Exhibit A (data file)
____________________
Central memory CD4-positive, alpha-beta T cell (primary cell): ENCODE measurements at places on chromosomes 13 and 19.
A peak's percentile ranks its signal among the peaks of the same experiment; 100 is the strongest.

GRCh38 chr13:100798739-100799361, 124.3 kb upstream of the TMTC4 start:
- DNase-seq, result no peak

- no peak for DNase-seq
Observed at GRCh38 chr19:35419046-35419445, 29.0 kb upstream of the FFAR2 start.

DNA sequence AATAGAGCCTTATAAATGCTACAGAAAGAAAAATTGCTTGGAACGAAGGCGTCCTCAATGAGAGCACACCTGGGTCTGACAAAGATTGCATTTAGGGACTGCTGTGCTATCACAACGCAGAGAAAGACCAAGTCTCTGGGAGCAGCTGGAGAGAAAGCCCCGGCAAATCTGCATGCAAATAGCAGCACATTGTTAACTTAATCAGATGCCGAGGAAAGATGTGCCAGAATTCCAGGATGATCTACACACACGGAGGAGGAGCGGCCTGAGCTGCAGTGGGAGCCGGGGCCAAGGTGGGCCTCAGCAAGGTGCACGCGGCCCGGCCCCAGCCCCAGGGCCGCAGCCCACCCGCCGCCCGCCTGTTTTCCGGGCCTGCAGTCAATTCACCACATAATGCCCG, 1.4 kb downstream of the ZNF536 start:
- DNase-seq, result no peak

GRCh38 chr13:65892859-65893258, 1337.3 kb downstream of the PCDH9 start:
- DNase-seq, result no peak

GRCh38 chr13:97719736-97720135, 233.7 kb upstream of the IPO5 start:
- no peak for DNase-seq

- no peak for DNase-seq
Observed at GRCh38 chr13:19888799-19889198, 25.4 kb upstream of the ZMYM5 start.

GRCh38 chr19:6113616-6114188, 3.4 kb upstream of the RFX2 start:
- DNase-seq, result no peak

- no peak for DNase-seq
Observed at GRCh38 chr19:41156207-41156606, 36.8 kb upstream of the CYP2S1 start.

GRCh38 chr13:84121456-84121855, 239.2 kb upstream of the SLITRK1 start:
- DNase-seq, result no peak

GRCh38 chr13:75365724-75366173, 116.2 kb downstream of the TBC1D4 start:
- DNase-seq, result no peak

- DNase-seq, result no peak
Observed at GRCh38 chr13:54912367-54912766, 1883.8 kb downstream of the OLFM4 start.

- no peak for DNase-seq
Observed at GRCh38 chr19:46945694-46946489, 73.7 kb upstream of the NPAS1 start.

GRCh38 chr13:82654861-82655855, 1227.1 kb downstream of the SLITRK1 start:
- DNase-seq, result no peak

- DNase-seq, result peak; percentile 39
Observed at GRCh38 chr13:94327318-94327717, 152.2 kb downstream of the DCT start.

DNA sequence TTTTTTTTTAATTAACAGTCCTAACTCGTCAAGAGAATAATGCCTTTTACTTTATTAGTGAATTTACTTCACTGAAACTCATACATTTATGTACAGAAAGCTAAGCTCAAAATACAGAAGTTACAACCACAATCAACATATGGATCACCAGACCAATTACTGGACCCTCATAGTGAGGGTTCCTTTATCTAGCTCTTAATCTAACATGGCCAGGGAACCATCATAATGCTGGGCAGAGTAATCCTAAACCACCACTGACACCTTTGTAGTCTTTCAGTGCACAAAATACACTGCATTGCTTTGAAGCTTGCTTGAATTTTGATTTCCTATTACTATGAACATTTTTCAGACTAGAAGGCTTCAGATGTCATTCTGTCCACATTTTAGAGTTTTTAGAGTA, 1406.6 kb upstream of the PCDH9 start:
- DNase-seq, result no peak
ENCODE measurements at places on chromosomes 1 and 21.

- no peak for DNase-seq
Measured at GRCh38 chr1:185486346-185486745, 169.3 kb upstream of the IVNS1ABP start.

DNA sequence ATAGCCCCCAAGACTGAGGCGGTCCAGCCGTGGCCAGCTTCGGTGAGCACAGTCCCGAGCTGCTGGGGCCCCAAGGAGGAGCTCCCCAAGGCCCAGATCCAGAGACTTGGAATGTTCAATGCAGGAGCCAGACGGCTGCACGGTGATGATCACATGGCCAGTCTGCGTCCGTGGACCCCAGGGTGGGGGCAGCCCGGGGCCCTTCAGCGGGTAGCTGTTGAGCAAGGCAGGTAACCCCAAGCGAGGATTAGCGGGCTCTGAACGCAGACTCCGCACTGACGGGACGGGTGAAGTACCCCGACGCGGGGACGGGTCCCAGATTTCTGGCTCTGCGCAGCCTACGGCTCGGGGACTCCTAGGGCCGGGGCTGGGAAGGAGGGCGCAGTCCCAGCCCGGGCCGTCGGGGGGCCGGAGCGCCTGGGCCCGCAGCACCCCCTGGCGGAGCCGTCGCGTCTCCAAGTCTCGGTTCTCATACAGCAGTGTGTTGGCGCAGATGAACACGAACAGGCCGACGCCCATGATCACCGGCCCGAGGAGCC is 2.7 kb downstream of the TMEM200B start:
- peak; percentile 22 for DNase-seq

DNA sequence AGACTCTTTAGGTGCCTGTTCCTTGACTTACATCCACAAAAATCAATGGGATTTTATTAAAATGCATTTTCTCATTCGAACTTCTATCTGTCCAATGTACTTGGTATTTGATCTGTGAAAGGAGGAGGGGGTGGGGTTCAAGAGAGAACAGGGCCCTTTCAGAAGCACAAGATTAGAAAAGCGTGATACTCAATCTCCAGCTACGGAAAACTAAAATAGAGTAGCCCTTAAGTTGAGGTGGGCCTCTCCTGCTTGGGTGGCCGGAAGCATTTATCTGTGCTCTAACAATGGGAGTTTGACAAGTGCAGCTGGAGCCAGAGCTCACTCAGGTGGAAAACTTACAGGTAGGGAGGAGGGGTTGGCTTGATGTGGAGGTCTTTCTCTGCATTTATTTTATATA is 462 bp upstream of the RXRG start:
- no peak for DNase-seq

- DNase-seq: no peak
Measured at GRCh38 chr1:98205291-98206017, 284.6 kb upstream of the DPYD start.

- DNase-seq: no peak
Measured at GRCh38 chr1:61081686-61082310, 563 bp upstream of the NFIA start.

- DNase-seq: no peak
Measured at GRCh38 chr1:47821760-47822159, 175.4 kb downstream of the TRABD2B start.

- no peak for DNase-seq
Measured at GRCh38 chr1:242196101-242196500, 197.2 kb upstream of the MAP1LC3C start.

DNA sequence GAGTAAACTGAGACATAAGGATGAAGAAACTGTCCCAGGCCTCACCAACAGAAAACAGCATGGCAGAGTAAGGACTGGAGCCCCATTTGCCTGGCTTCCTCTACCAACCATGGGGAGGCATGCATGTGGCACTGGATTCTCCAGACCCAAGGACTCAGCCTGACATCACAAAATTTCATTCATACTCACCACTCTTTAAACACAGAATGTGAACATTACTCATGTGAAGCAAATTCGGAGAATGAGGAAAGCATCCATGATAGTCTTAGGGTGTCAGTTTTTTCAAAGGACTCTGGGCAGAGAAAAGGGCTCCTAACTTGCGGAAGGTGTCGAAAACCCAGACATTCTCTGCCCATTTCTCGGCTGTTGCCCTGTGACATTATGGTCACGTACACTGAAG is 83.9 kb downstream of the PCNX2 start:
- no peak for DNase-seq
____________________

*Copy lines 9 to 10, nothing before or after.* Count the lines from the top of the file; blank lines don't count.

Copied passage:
GRCh38 chr13:65892859-65893258, 1337.3 kb downstream of the PCDH9 start:
- DNase-seq, result no peak